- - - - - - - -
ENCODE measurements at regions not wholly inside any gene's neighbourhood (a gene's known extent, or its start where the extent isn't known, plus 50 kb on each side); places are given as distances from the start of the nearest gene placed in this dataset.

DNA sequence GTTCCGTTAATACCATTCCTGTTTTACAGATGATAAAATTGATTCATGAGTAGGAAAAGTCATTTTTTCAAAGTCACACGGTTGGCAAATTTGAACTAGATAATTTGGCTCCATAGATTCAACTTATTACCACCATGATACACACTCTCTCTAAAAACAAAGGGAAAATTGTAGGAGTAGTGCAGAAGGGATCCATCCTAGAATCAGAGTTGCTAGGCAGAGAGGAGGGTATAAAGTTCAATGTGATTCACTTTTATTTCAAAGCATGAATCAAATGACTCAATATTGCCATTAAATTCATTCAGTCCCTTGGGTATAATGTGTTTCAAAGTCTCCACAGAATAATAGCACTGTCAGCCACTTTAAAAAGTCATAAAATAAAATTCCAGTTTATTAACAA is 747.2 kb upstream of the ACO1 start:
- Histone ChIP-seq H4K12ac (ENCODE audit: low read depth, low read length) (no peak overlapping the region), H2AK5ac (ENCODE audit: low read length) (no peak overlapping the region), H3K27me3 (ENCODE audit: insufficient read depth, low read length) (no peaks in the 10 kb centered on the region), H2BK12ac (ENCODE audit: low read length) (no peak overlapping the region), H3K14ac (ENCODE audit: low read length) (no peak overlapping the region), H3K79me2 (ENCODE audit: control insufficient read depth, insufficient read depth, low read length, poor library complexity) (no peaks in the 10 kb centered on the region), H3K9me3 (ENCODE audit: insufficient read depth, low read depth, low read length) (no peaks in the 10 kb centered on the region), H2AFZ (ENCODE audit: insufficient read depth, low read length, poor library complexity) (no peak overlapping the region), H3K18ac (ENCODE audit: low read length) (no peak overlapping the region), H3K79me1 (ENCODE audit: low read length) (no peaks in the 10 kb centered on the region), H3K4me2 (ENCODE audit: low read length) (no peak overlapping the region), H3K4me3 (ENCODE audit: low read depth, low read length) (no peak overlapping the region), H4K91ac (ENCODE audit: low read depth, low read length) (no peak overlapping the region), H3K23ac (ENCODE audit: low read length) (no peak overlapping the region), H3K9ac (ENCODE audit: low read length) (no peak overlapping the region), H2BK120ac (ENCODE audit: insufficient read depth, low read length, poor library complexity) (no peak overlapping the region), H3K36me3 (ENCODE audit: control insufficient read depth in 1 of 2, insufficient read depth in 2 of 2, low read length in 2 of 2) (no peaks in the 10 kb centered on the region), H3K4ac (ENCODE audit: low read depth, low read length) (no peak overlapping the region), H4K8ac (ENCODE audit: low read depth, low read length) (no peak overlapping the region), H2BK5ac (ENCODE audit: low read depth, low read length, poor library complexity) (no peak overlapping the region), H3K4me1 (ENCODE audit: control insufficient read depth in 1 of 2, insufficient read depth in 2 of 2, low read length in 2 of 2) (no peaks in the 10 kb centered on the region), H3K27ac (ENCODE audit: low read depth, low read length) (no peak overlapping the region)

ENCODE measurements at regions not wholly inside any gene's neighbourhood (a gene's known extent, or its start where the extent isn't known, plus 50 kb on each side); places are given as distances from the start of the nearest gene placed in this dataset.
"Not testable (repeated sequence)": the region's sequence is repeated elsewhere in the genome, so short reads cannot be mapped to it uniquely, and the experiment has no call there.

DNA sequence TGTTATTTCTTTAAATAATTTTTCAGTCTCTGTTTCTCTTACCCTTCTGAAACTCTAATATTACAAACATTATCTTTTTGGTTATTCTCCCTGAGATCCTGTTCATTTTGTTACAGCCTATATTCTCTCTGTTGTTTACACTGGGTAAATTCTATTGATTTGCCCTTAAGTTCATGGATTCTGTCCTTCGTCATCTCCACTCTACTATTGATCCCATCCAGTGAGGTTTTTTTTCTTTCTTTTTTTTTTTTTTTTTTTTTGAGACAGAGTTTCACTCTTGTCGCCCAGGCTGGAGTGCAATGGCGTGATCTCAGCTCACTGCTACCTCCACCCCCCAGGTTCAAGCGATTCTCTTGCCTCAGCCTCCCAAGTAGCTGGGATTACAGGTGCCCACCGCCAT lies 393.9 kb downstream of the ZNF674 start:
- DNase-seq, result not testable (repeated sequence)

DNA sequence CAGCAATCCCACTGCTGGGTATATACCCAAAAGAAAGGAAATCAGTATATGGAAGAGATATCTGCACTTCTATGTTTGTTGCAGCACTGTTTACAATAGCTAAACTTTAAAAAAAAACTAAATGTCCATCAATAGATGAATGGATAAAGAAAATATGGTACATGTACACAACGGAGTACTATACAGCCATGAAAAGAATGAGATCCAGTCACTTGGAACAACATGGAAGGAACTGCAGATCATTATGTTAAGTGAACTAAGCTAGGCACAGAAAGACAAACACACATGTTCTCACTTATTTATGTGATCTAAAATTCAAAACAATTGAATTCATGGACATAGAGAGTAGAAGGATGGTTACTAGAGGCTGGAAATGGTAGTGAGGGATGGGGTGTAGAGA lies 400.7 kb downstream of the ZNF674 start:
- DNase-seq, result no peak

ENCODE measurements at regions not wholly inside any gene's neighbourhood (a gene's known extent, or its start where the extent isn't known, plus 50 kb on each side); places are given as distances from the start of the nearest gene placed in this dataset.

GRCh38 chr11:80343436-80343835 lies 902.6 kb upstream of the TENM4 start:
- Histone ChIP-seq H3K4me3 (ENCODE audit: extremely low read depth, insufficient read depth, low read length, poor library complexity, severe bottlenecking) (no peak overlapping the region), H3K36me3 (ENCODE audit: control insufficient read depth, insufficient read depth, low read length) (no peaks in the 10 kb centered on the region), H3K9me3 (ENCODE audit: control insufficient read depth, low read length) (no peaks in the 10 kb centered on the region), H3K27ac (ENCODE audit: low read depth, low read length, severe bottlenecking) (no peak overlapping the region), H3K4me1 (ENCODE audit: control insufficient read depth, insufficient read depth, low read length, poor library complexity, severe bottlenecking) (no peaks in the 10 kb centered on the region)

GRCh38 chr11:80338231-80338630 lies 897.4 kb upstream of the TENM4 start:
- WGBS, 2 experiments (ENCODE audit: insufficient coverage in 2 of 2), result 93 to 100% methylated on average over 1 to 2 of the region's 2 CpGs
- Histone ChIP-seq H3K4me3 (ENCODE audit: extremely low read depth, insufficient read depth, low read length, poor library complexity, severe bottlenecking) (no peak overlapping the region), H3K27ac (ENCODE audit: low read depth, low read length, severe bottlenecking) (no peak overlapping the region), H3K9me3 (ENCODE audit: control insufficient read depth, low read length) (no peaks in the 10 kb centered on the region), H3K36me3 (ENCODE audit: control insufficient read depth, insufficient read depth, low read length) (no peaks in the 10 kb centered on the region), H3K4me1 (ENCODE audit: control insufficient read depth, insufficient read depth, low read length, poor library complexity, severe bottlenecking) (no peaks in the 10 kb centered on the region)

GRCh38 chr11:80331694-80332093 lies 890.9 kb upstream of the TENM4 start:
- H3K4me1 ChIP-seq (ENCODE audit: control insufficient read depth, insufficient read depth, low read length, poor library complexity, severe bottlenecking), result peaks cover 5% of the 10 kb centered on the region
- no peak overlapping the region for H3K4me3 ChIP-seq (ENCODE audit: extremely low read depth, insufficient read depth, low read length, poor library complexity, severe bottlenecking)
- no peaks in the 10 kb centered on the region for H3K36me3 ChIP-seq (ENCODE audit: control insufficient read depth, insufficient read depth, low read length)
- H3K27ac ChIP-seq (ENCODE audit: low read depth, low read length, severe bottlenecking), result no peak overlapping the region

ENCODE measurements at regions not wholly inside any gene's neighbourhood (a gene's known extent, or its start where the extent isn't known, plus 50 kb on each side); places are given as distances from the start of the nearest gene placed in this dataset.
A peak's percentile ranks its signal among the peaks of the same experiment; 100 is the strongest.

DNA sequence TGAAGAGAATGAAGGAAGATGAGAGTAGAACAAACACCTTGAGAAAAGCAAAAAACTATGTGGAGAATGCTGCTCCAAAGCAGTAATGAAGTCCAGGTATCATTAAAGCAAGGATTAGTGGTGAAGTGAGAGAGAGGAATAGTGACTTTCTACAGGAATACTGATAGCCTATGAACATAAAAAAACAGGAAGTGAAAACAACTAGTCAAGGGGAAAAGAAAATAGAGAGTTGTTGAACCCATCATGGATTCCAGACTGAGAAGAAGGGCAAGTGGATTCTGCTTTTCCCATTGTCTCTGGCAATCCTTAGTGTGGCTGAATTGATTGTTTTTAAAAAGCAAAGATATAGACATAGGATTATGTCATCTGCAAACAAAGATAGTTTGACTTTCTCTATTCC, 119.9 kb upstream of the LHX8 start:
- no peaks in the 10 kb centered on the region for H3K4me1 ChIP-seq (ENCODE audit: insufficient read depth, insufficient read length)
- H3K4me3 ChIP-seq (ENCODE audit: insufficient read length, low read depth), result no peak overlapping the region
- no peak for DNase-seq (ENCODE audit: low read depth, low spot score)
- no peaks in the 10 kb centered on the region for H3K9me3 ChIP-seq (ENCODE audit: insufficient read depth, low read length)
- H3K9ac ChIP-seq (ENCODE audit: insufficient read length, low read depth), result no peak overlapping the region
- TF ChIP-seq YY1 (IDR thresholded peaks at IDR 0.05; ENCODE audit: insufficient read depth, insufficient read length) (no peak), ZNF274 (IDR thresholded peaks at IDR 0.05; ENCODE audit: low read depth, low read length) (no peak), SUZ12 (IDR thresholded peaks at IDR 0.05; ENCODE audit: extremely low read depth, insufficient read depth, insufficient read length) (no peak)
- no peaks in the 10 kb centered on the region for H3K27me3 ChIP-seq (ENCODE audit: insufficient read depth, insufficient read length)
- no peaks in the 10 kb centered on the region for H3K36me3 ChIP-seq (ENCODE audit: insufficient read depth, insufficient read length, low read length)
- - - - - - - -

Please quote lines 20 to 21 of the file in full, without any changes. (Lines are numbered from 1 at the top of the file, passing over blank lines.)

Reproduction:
- H3K27ac ChIP-seq (ENCODE audit: low read depth, low read length, severe bottlenecking), result no peak overlapping the region

ENCODE measurements at regions not wholly inside any gene's neighbourhood (a gene's known extent, or its start where the extent isn't known, plus 50 kb on each side); places are given as distances from the start of the nearest gene placed in this dataset.